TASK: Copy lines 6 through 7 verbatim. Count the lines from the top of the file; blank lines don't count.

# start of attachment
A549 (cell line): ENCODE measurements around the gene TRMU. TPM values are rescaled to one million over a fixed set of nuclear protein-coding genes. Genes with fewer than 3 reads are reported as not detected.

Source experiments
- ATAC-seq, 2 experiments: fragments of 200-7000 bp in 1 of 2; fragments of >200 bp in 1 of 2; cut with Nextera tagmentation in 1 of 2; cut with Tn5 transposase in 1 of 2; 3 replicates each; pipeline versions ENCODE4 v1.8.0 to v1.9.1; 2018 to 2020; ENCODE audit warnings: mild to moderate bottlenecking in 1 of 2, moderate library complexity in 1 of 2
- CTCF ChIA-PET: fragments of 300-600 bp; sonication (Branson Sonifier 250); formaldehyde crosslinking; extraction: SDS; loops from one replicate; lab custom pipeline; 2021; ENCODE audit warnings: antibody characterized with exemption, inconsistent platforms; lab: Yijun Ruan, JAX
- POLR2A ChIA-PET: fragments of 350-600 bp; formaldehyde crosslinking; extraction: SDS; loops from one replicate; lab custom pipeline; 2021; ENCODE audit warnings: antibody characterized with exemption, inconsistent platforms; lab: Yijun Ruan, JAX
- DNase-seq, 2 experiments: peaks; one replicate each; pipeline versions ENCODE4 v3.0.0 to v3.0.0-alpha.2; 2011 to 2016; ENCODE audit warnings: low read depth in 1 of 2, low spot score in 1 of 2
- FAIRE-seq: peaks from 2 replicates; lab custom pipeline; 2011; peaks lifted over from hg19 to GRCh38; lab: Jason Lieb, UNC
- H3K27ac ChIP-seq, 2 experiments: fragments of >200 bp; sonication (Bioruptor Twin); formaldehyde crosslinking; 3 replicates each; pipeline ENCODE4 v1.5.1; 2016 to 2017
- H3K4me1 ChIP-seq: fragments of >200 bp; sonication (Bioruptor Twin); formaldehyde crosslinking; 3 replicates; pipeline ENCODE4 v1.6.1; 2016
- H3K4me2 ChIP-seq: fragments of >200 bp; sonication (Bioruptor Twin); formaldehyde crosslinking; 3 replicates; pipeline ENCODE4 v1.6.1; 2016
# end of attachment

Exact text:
- DNase-seq, 2 experiments: peaks; one replicate each; pipeline versions ENCODE4 v3.0.0 to v3.0.0-alpha.2; 2011 to 2016; ENCODE audit warnings: low read depth in 1 of 2, low spot score in 1 of 2
- FAIRE-seq: peaks from 2 replicates; lab custom pipeline; 2011; peaks lifted over from hg19 to GRCh38; lab: Jason Lieb, UNC